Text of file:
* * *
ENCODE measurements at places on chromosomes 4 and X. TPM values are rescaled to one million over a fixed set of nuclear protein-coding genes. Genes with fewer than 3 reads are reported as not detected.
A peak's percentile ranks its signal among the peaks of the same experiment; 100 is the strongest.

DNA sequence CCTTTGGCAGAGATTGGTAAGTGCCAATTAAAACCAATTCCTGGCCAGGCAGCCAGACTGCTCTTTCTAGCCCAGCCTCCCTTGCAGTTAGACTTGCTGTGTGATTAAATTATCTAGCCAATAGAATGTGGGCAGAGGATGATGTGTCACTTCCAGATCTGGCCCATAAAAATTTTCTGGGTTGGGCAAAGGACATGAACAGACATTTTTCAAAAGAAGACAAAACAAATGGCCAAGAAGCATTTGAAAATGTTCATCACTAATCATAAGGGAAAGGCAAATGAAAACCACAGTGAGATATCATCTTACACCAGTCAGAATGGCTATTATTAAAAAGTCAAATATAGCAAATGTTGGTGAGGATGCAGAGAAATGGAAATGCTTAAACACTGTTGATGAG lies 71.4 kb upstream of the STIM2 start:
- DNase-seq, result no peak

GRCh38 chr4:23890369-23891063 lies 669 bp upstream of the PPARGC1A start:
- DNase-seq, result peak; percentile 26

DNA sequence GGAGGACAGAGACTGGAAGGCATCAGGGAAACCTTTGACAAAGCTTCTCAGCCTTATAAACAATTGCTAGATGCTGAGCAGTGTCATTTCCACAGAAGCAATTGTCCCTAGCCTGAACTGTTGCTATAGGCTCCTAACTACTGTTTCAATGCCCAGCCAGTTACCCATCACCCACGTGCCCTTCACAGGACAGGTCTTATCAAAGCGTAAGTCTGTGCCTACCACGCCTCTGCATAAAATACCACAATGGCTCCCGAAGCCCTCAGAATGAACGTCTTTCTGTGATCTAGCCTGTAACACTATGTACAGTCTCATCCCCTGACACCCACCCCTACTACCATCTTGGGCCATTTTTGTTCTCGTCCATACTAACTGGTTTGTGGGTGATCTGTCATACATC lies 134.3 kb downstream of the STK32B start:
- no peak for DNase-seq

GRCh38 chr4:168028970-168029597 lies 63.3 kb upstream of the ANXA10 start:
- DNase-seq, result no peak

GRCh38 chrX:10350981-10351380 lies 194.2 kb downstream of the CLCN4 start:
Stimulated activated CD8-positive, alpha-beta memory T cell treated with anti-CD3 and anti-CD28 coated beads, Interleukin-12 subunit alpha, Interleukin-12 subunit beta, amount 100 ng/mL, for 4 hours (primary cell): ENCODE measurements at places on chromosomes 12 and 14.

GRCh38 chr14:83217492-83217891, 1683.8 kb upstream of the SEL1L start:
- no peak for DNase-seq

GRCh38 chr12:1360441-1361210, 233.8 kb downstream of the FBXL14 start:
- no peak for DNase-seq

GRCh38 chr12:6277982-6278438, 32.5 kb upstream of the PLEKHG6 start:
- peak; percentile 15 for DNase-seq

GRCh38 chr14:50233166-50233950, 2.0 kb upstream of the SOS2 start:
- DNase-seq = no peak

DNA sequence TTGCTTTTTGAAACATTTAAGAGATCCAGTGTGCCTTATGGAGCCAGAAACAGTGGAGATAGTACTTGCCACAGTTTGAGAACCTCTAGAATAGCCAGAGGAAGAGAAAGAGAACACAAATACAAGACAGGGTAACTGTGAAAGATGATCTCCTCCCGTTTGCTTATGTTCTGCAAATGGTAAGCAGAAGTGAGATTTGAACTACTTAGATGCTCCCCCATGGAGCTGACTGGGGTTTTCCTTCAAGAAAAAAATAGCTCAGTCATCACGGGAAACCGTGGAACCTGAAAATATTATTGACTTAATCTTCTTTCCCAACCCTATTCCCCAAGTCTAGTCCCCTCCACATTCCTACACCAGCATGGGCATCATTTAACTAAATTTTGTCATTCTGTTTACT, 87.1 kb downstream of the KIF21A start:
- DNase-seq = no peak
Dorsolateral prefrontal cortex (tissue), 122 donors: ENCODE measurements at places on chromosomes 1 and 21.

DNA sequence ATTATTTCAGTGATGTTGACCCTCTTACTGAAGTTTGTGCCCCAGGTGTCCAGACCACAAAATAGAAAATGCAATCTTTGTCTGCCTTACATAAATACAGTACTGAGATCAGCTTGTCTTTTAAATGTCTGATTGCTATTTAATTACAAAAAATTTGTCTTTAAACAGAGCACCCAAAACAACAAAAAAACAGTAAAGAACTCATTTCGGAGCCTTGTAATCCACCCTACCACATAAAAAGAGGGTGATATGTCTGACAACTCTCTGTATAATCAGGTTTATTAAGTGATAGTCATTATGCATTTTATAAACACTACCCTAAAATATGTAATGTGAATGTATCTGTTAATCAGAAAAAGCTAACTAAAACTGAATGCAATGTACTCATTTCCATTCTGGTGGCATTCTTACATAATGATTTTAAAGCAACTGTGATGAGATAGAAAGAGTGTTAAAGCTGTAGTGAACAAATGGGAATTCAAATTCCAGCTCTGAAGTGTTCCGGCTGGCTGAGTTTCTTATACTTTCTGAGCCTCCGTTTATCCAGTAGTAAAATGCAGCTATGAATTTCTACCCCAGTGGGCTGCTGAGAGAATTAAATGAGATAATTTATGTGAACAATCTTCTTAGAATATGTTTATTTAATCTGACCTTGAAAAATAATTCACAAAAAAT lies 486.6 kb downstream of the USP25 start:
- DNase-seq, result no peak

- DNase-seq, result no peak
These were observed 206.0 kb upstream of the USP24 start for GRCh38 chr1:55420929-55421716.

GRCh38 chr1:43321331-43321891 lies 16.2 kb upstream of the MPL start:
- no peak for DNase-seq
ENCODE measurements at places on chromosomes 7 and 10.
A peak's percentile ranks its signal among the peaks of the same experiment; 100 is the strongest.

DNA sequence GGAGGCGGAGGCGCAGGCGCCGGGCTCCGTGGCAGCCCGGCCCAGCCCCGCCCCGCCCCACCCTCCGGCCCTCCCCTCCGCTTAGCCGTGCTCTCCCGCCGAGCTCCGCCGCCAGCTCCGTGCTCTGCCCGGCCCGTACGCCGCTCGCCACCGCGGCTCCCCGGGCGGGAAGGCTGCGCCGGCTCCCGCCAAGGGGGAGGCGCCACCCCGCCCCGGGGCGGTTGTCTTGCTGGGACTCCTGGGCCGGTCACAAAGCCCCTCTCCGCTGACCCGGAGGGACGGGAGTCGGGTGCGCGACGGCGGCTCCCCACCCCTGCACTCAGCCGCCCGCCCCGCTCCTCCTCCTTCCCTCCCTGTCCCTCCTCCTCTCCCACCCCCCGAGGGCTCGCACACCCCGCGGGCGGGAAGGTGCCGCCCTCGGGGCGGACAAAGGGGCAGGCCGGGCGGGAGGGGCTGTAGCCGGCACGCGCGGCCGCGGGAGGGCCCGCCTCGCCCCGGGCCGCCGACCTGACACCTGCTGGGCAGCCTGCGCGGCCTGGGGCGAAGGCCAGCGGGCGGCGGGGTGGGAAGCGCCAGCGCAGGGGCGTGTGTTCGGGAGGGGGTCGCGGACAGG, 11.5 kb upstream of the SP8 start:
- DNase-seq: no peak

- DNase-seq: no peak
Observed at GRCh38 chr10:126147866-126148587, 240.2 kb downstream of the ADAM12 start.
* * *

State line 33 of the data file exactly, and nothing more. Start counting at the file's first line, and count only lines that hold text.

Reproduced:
- DNase-seq: no peak